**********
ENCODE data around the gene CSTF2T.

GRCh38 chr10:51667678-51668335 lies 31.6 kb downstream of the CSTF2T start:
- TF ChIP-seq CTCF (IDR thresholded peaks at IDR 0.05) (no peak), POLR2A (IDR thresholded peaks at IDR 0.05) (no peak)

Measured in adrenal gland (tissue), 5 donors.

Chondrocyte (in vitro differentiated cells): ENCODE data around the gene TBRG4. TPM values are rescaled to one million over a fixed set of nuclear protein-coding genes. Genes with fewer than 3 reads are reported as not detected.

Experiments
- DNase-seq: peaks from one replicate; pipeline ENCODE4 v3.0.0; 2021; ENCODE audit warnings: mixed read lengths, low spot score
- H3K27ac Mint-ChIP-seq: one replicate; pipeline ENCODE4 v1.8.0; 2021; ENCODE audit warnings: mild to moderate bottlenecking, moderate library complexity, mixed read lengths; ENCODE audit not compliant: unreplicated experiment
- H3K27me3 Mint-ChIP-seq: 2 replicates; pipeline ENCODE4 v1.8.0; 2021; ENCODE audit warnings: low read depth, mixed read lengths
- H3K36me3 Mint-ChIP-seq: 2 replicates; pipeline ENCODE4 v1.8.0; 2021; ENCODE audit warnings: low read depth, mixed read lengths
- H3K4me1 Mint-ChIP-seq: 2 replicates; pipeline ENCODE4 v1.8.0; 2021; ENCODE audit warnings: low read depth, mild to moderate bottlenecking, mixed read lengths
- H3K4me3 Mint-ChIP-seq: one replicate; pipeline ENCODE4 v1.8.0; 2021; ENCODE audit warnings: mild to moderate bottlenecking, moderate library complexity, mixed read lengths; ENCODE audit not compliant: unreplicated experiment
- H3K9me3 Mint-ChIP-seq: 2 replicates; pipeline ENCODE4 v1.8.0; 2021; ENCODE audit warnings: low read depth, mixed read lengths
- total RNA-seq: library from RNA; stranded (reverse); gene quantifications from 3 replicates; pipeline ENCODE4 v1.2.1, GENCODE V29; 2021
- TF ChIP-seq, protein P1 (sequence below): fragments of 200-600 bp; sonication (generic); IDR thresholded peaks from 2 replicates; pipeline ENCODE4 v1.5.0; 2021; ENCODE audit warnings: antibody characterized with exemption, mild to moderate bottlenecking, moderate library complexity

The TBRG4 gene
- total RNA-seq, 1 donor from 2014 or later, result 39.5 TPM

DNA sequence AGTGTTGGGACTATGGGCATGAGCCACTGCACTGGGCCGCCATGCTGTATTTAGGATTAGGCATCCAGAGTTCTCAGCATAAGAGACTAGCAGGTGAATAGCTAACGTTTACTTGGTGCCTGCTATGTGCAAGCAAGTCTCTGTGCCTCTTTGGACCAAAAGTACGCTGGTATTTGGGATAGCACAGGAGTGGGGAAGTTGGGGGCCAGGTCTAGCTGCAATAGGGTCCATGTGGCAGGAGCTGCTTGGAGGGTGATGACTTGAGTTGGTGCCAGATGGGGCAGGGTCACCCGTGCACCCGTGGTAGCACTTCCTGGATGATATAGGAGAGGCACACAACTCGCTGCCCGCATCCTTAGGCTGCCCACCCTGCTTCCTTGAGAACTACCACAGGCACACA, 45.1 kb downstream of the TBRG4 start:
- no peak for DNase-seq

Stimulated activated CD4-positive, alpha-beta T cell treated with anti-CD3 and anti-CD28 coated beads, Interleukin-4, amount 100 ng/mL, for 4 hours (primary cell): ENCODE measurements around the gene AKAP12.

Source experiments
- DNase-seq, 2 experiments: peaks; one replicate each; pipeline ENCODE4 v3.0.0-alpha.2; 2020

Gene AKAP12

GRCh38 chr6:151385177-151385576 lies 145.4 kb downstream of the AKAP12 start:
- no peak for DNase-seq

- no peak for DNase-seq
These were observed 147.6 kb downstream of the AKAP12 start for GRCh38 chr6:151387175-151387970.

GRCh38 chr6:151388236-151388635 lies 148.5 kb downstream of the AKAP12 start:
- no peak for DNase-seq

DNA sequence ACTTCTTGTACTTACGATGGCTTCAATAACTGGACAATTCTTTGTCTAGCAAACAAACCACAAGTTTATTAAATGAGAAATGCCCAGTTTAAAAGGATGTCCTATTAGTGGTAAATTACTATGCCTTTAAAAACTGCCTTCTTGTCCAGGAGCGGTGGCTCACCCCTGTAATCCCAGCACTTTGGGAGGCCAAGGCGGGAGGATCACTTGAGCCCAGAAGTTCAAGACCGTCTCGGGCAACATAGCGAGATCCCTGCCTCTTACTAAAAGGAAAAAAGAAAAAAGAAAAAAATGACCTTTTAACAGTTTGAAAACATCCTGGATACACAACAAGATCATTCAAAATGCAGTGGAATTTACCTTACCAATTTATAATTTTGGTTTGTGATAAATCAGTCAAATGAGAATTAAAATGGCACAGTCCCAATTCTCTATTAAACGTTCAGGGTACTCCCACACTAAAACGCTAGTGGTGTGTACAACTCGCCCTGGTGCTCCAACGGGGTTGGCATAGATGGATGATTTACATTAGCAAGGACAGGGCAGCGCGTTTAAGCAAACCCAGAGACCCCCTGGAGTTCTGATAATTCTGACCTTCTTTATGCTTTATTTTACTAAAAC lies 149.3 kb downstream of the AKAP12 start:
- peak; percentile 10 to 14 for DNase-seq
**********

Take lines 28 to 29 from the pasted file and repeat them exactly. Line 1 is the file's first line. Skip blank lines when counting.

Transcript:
GRCh38 chr6:151388236-151388635 lies 148.5 kb downstream of the AKAP12 start:
- no peak for DNase-seq